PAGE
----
She wakes up again and Christian’s on the phone and we catch that something went really badly with his business, but I guess we have to save that for the sequel, because Ana and Christian sort of fight, sort of make up, and Ana says she can’t be with him because she isn’t everything he needs, and he says nuh uh she totally is, and she’s all “oh, okay then”, and then Christian says she can’t be with him because he isn’t everything she needs. Basically it flips around a lot and it’s hard to tell where everybody’s coming from and what they want. But breakups can definitely get like that, so I don’t really hold it against Fifty Shades of Grey.
Anyway, Ana tells Christian that she loves him, and he’s horrified that he makes her happy when when he’s “not doing what I want to do” (which is pretty fair), and Ana realizes that this is it. She leaves her gift she got Christian (a model glider, and this is actually rather touching and genuinely sad, which is upsetting and all, but YAY the book got good for a paragraph!), gives him back all of the stuff he gave her and leaves. And also ruins the dignity of the moment.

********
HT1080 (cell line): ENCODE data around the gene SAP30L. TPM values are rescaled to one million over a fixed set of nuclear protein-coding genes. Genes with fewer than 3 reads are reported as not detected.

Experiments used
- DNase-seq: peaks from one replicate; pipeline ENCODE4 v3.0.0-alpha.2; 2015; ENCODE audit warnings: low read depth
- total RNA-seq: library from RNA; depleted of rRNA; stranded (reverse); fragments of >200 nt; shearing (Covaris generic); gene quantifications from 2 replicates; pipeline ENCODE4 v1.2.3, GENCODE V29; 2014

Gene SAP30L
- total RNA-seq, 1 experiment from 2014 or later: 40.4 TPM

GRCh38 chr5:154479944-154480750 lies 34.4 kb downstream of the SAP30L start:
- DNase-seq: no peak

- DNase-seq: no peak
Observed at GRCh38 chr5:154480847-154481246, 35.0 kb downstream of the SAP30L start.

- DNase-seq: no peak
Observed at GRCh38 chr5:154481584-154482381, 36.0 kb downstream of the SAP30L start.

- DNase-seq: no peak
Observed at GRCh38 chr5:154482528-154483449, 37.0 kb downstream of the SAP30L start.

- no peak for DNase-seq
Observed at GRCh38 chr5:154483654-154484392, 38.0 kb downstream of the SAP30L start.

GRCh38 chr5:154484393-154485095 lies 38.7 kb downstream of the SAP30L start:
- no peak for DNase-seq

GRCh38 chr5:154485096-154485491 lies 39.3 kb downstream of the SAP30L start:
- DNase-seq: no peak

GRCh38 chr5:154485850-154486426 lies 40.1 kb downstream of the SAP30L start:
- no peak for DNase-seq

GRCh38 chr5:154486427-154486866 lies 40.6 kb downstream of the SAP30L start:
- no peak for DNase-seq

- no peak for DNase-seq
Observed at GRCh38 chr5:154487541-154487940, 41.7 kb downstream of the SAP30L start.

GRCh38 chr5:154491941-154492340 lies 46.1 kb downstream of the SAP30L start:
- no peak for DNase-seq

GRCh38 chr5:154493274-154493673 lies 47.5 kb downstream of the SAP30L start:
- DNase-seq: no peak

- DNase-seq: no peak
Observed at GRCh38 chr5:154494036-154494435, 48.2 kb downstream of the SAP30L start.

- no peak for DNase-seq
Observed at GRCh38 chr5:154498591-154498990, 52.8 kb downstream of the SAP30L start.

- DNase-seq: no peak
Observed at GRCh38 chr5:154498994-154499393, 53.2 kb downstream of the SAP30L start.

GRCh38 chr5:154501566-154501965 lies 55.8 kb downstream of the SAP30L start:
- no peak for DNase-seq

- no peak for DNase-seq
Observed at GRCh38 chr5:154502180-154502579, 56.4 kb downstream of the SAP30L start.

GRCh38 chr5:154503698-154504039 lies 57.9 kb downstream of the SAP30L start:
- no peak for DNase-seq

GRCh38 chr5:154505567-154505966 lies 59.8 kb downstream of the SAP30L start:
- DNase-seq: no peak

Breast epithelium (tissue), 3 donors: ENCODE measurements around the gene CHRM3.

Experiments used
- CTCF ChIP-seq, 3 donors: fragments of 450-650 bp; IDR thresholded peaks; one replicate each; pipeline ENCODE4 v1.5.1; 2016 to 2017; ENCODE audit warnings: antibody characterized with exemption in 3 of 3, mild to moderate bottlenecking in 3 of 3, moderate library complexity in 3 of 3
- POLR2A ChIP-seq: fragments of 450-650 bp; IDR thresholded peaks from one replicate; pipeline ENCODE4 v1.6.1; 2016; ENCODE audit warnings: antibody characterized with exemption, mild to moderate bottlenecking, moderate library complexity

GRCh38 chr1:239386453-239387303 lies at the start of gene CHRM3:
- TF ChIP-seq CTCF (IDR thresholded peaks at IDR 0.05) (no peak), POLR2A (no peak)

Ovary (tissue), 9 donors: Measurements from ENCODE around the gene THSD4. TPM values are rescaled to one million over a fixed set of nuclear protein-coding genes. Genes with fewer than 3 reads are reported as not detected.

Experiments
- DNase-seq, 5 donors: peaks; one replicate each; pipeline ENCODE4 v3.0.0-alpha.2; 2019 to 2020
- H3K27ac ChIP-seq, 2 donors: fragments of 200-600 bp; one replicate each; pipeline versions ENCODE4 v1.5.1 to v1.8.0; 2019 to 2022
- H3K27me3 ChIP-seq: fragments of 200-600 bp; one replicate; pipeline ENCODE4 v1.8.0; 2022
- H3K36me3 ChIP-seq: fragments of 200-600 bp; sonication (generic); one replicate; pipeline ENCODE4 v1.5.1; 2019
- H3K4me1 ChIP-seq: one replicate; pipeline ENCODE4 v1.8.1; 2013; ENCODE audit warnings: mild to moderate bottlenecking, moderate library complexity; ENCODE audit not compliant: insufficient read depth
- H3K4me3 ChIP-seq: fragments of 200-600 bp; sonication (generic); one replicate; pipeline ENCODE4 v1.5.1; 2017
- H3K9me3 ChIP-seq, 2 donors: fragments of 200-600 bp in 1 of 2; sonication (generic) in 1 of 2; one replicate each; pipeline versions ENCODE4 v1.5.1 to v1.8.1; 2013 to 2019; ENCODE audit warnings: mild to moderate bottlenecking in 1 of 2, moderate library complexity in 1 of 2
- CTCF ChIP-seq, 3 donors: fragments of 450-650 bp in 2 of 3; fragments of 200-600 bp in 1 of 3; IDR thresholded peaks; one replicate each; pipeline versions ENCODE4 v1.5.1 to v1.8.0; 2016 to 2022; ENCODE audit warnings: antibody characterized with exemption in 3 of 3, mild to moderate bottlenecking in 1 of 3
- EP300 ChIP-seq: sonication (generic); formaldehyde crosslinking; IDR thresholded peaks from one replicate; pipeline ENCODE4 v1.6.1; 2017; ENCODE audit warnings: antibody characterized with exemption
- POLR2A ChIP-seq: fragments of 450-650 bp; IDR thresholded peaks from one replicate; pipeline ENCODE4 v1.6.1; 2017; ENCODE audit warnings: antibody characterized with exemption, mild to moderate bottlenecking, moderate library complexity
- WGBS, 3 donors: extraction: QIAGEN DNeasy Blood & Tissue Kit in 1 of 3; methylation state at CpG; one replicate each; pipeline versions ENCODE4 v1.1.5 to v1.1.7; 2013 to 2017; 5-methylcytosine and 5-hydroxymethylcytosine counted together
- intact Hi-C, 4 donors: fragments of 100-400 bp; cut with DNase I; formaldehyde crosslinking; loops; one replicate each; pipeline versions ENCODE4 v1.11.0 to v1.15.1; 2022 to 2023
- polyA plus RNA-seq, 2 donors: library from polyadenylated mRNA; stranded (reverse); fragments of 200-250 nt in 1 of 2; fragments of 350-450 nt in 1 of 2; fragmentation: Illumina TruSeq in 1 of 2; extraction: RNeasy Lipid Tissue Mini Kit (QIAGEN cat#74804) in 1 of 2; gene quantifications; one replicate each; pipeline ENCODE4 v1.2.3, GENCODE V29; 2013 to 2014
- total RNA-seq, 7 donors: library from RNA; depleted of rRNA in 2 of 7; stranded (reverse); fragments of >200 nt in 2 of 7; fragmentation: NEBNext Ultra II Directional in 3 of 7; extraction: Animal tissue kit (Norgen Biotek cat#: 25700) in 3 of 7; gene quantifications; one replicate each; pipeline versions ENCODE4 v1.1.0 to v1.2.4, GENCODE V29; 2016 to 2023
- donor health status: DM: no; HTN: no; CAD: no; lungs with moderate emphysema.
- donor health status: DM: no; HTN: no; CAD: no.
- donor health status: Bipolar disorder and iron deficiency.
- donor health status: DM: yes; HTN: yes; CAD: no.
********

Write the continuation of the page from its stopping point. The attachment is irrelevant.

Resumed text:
“Please, Ana, take that stuff.”
“Christian, I don’t want to fight – I just need the money [for my car].”
“Will you take a check?” he says acidly.
“Yes, I think you’re good for it.”
He doesn’t smile
“I’m breaking up with you and I’m making jokes about your problematic mental state. Why aren’t you laughing?”
I turn back to face Christian.
Quick! Sum up the entire novel in two lines of dialogue!
“I don’t want you to go,” he murmurs, his voice full of longing.
“I can’t stay. I know what I want and you can’t give it to me, and I can’t give you what you need.”
Perfect! Now we can just point to the second last page and they don’t have to read the whole book! AND THAT IS IT! WE ARE DONE WITH FIFTY SHADES FOREVER!